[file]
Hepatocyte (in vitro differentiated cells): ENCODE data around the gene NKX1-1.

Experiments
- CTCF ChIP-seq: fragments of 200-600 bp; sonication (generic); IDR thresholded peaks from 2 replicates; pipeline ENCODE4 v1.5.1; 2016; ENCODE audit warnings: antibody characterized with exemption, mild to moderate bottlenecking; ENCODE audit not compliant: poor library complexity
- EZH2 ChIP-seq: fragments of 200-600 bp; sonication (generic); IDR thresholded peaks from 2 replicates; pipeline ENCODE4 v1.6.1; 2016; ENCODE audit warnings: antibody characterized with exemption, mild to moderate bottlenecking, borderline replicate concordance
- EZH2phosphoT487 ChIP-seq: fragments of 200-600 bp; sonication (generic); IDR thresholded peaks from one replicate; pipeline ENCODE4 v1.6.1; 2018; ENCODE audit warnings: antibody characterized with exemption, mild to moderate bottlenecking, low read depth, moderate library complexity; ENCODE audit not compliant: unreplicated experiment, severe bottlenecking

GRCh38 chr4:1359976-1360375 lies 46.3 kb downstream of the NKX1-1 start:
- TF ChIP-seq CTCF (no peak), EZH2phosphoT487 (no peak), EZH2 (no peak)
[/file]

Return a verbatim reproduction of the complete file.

Hepatocyte (in vitro differentiated cells): ENCODE data around the gene NKX1-1.

Experiments
- CTCF ChIP-seq: fragments of 200-600 bp; sonication (generic); IDR thresholded peaks from 2 replicates; pipeline ENCODE4 v1.5.1; 2016; ENCODE audit warnings: antibody characterized with exemption, mild to moderate bottlenecking; ENCODE audit not compliant: poor library complexity
- EZH2 ChIP-seq: fragments of 200-600 bp; sonication (generic); IDR thresholded peaks from 2 replicates; pipeline ENCODE4 v1.6.1; 2016; ENCODE audit warnings: antibody characterized with exemption, mild to moderate bottlenecking, borderline replicate concordance
- EZH2phosphoT487 ChIP-seq: fragments of 200-600 bp; sonication (generic); IDR thresholded peaks from one replicate; pipeline ENCODE4 v1.6.1; 2018; ENCODE audit warnings: antibody characterized with exemption, mild to moderate bottlenecking, low read depth, moderate library complexity; ENCODE audit not compliant: unreplicated experiment, severe bottlenecking

GRCh38 chr4:1359976-1360375 lies 46.3 kb downstream of the NKX1-1 start:
- TF ChIP-seq CTCF (no peak), EZH2phosphoT487 (no peak), EZH2 (no peak)